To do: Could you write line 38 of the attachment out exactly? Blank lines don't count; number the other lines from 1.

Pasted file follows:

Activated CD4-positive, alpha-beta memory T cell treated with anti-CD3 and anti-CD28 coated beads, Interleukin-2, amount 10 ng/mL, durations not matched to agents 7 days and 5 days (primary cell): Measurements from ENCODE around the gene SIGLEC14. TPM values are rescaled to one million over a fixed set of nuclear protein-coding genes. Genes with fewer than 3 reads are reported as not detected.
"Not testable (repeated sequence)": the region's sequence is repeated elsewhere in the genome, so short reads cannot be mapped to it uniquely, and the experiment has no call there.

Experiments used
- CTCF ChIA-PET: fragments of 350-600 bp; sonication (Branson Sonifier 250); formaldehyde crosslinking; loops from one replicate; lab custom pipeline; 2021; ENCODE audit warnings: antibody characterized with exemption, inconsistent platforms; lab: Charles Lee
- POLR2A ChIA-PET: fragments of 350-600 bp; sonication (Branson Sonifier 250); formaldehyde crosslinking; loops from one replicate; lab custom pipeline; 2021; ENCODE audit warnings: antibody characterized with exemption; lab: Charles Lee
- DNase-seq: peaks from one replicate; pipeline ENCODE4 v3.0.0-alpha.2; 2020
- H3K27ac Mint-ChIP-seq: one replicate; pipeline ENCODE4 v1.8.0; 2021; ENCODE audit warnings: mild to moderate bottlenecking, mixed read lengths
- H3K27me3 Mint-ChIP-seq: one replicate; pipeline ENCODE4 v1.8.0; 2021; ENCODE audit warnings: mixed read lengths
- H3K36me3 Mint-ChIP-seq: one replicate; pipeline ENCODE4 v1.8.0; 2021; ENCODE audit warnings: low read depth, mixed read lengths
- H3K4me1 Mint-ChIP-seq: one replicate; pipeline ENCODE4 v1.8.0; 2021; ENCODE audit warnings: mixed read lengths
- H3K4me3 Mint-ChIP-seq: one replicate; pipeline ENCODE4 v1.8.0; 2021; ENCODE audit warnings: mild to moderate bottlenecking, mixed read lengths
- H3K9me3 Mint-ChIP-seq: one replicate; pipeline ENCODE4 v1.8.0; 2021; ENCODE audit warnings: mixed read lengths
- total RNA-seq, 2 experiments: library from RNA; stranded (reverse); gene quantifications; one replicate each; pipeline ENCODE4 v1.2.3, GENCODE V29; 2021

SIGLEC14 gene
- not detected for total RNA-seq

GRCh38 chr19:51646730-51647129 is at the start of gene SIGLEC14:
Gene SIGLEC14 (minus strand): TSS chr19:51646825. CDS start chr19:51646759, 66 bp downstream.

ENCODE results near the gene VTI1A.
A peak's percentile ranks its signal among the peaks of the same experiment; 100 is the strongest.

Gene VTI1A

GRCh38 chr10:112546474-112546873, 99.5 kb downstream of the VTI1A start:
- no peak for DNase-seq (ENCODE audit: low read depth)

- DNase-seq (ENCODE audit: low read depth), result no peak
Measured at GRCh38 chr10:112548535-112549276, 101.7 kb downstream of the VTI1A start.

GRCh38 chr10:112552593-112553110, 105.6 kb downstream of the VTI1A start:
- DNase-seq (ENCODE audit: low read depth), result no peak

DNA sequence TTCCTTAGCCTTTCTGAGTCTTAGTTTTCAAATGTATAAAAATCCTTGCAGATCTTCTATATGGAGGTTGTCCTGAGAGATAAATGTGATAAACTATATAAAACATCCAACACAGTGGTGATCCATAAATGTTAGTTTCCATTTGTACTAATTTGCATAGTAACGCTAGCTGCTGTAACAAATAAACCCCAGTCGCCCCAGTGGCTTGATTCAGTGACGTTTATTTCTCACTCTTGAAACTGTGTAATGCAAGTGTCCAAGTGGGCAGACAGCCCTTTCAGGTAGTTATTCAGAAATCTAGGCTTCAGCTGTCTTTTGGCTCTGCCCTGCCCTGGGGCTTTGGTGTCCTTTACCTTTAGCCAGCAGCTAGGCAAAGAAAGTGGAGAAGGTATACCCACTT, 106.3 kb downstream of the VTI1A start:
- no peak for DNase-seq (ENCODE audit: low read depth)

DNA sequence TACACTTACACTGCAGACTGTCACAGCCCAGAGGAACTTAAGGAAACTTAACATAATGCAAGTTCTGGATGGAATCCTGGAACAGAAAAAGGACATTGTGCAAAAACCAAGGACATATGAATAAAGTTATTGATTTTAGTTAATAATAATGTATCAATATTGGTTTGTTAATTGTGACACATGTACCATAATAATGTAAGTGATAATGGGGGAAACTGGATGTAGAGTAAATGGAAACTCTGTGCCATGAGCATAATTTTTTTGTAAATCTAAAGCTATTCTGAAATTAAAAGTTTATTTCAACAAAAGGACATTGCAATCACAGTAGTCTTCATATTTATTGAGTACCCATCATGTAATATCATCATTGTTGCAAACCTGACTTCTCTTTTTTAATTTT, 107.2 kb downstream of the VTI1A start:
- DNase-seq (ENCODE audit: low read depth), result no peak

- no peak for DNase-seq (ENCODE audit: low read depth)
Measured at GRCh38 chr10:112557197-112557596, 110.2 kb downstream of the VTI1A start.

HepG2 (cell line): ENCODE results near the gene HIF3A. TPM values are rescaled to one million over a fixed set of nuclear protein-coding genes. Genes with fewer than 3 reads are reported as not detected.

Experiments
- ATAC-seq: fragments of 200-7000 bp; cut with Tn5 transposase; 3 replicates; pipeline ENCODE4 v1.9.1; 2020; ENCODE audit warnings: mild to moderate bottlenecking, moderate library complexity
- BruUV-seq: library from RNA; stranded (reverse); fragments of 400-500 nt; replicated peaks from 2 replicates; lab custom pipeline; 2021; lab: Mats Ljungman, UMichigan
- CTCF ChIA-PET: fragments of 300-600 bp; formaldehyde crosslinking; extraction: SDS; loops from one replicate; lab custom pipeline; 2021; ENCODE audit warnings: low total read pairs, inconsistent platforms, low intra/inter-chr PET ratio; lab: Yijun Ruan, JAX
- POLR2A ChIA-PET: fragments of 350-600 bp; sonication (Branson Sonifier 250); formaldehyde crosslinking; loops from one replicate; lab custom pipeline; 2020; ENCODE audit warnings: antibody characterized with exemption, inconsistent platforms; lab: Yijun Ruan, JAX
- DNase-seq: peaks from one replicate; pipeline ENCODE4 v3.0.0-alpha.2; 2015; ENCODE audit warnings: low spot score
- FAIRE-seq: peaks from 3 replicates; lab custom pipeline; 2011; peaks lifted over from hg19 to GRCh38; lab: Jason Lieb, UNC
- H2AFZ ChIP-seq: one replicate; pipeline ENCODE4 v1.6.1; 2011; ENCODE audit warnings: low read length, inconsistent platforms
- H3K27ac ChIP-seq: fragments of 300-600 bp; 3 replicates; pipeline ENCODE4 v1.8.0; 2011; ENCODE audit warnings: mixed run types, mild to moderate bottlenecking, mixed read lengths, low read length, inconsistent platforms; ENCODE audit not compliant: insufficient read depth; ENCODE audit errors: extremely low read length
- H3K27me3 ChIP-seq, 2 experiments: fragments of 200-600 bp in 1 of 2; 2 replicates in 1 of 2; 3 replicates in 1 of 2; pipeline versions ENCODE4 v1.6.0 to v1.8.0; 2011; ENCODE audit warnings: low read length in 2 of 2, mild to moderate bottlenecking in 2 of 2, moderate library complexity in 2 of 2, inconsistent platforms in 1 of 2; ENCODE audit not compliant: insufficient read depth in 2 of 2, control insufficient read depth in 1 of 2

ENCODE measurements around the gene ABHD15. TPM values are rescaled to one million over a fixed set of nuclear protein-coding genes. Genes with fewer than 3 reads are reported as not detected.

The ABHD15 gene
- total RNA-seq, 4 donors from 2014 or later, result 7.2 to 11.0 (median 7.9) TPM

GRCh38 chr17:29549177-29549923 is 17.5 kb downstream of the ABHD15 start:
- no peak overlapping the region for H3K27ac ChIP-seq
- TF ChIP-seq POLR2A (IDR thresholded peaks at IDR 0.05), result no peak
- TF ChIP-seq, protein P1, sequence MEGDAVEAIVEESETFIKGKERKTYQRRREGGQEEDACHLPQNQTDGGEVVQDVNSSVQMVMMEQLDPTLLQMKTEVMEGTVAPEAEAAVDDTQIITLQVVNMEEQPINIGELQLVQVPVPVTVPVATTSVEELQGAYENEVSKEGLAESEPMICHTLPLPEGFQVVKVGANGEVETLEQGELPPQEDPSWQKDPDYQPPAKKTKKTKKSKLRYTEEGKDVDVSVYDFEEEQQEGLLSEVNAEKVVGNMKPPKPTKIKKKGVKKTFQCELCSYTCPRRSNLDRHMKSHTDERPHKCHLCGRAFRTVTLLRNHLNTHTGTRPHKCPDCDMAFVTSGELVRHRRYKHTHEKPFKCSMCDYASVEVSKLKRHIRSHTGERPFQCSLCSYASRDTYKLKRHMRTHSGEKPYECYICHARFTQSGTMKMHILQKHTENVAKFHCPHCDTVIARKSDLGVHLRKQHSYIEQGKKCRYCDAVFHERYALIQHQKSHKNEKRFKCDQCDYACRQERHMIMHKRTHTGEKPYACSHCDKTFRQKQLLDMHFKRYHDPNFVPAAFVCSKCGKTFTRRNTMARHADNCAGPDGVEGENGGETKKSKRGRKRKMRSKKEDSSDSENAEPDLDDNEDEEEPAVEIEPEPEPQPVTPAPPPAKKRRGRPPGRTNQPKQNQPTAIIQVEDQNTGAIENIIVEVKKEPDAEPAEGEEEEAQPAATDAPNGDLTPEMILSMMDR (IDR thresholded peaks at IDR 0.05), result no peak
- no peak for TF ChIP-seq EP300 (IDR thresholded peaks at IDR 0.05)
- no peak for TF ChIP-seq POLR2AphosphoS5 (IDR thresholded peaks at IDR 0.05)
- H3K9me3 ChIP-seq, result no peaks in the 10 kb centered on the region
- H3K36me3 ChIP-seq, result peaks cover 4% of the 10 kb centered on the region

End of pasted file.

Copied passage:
- POLR2A ChIA-PET: fragments of 350-600 bp; sonication (Branson Sonifier 250); formaldehyde crosslinking; loops from one replicate; lab custom pipeline; 2020; ENCODE audit warnings: antibody characterized with exemption, inconsistent platforms; lab: Yijun Ruan, JAX